This graphic, prepared by Peter Binder, illustrates the height of one of the eight proposed  wind turbines Dunoair wishes to construct across Carrigadoon and Curraghdobbin Hills, outside Carrick-on-Suir

This graphic, prepared by Peter Binder, illustrates the height of one of the eight proposed wind turbines Dunoair wishes to construct across Carrigadoon and Curraghdobbin Hills, outside Carrick-on-Suir

A second wind turbine application, initially for a single structure, has been lodged on a site just outside Carrick-on-Suir, just 600 metres from a separate, pre-existing proposal to develop eight turbines across two adjoining hills.
The application by LANA Wind Developments Ltd, an associate company of Clonmel-based Hyrdotec Engineering Ltd, was received by Tipperary County Council on August 10th, and seeks the erection of a single turbine of 500kw capacity, in Rathclarish, just under five miles from Carrick.
The application adds: “Permission for a second turbine on a nearby site will be sought as part of a separate application. The electrical energy produced by the turbine will be sold to Pinergy. In return, Pinergy will sell electricity to Hydrotec at a reduced rate…and will also generate an additional income stream for the business. In doing so, it will secure the future of the business and protect the employment of the 30 staff currently employed there”.
The applicant also states that its proposal is “located in an area defined as ‘Open to Consideration’ (although it is proximal to an area defined as unsuitable for wind development)…
“In relation to areas defined as ‘Open to Consideration’ the (South Tipperary County) Development Plan states that ‘wind energy development in these areas may or may not be appropriate depending on the character of the landscape and the potential impact of the proposed development.'”
The land in question has been leased to LANA by owners Roger and Patricia Betts, and, if approved, would house a 55-metre (180 feet) high tower, and a three blade rotor, which would rise, at its peak, to 22.5 metres (73.8 feet) above the tower.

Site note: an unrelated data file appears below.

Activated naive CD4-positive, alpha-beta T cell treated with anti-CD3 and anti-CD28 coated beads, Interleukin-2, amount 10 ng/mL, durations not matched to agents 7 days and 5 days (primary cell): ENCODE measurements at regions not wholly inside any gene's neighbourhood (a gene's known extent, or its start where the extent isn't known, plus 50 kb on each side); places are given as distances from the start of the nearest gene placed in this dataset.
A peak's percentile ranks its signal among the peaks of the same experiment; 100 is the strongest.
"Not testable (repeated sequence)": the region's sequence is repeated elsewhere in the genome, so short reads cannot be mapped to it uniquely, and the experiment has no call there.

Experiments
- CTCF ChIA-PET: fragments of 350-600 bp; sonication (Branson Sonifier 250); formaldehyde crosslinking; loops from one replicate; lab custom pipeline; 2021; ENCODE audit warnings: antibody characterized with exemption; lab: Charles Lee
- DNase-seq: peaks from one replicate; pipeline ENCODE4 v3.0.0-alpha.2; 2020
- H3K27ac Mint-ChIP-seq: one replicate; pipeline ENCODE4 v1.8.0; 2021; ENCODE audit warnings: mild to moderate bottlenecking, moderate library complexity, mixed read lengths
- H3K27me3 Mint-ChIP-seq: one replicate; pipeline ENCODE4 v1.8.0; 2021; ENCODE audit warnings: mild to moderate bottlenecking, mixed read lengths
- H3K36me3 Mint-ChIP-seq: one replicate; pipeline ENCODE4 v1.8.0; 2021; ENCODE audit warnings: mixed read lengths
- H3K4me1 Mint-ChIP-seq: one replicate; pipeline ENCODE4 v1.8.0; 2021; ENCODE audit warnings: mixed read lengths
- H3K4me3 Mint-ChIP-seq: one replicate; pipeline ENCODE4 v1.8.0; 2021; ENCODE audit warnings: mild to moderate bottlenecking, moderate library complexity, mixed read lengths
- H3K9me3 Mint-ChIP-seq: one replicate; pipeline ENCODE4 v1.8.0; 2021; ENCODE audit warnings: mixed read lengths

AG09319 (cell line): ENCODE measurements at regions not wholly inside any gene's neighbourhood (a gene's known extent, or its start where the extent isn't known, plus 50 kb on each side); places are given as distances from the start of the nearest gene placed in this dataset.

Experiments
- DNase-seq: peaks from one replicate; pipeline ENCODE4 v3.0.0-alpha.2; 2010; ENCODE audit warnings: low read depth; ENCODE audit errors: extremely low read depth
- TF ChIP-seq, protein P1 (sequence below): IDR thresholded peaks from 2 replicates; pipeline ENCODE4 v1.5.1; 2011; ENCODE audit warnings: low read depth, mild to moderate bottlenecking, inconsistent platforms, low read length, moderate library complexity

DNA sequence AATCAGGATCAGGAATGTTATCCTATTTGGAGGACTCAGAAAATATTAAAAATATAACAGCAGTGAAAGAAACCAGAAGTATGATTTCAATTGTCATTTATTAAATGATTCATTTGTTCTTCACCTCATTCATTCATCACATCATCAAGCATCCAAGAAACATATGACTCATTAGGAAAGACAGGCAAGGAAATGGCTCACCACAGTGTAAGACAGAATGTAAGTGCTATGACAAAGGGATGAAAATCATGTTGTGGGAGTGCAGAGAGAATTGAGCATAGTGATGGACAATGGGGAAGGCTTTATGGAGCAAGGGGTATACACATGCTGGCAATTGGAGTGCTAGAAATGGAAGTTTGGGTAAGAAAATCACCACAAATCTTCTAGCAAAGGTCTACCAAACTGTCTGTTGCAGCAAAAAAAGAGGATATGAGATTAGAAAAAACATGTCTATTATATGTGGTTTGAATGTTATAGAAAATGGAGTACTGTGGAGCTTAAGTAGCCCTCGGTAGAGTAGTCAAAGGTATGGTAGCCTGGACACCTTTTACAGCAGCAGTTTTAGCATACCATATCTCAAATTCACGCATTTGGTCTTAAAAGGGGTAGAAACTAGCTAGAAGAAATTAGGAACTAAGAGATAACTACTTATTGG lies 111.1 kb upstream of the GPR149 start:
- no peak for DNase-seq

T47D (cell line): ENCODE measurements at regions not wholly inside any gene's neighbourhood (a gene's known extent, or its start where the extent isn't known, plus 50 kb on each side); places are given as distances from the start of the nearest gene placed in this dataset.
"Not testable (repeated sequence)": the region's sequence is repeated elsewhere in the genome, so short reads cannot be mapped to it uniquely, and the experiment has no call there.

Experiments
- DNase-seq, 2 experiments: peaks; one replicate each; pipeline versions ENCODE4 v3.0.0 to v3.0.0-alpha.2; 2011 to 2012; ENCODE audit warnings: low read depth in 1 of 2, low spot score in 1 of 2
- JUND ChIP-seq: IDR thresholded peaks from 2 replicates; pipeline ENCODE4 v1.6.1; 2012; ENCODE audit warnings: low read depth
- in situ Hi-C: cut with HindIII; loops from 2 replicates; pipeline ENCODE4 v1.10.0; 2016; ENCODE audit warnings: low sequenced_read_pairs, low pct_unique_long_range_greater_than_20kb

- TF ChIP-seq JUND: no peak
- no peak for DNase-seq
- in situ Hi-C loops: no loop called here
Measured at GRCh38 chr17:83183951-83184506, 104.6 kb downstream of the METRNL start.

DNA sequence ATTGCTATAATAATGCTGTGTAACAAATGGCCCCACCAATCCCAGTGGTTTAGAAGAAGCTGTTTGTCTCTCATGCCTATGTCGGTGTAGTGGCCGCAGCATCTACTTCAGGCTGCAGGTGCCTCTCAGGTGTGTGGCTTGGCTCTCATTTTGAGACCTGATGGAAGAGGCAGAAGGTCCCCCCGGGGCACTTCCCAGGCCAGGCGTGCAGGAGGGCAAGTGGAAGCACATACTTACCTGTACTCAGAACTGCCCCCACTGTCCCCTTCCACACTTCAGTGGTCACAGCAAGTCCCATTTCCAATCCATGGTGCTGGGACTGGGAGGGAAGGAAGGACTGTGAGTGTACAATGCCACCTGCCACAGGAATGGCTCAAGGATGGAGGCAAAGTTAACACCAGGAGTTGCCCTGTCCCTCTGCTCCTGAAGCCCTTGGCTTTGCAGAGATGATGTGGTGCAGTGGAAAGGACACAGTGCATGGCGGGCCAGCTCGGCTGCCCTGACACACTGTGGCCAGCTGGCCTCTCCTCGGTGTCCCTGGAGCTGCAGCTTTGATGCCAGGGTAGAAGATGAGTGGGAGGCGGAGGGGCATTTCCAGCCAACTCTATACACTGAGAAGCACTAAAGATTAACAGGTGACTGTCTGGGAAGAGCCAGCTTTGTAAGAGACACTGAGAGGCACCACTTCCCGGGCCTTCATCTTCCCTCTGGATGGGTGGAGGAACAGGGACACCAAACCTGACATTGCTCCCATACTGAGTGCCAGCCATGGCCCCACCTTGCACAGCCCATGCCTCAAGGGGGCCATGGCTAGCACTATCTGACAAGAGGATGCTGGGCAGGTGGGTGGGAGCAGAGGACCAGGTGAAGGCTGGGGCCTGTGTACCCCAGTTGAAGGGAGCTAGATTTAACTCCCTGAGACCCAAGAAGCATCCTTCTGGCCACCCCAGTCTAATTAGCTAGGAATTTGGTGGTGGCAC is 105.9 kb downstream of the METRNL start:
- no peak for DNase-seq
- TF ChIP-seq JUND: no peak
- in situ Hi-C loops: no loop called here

Construction of the turbine and its ancillary features, the application outlines, would “take approximately one month” and would entail “less than two (HGV delivery) loads per day”.
Regarding decommissioning and re-instatement, the application states: “There is no intended decommissioning date. However, the typical lifespan of a turbine is 25 years. On decommissioning of the development all structures will be removed and the pre-existing ground cover will be reinstated and re-seeded. Experience suggests that full vegetation returns to disturbed areas over the course of 1-2 years.”
Regarding biodiversity, the applicant notes: “The area within the site is located is not known to be noted for any rare or protected flora or fauna and has not been designated as a Natural Heritage Area, Special Area of Conservation, or any other similar zoning.”
Conceding that the proposal carries the “potential for the works to impact on the local flora and fauna,” LANA adds: “any impact will be insignificant insofar as the area does not have any special entomological or floristic significance”.
The applicant has also committed to employing a “suitably qualified archaeologist to monitor topsoil removal during the construction phase and to oversee the excavation of all trenches on site”.
Needless to say, the news has gone down like a lead balloon with the Suir Valley Environmental Group, along with the Faugheen Against Pylons group, which represents residents in the villages of Faugheen, Ahenny, Ballyneale and Grangemockler.
“It is believed that there are also other small wind energy companies about to apply for permission in the area,” the groups claimed in a joint statement issued on Thursday last.
“If allowed, wind turbines could be erected one turbine at a time by a variety of small companies, effectively creating a large wind energy project in an area that is supposed to be protected by Tipperary County Council.”
The statement continues: “Local community groups are deeply concerned about the nature of this new development, and are particularly upset by the fact that there has been no public consultation nor any attempt to publicise the development by LANA Wind Developments in South Tipperary, which means that the majority of local residents still do not know about this planning application.
“As a result there are only three weeks for people to submit their observations to the County Council on this planning application.”
Meanwhile, a fundraising night as part of the campaign to oppose the Dunoair Carrigadoon Wind Park project is to be held at Fleming’s Bar, Faugheen on Saturday next, August 29th from 9.30pm. Local musicians, including Panie Bartley, Breege Phelan and Pete MacGowan will perform at the fundraiser, which is being organised by the Suir Valley Environmental Group.
According to a spokesperson: “The proposed Carrigadoon Wind Turbine project will affect a wide area, from Faugheen to Ahenny, Grangemockler, Ballyneale, Kilcash, and Carrick-on-Suir. This major industrial development will be visible across vast areas of Tipperary, Kilkenny and Waterford, from Clonmel to Mooncoin, Portlaw and Callan.”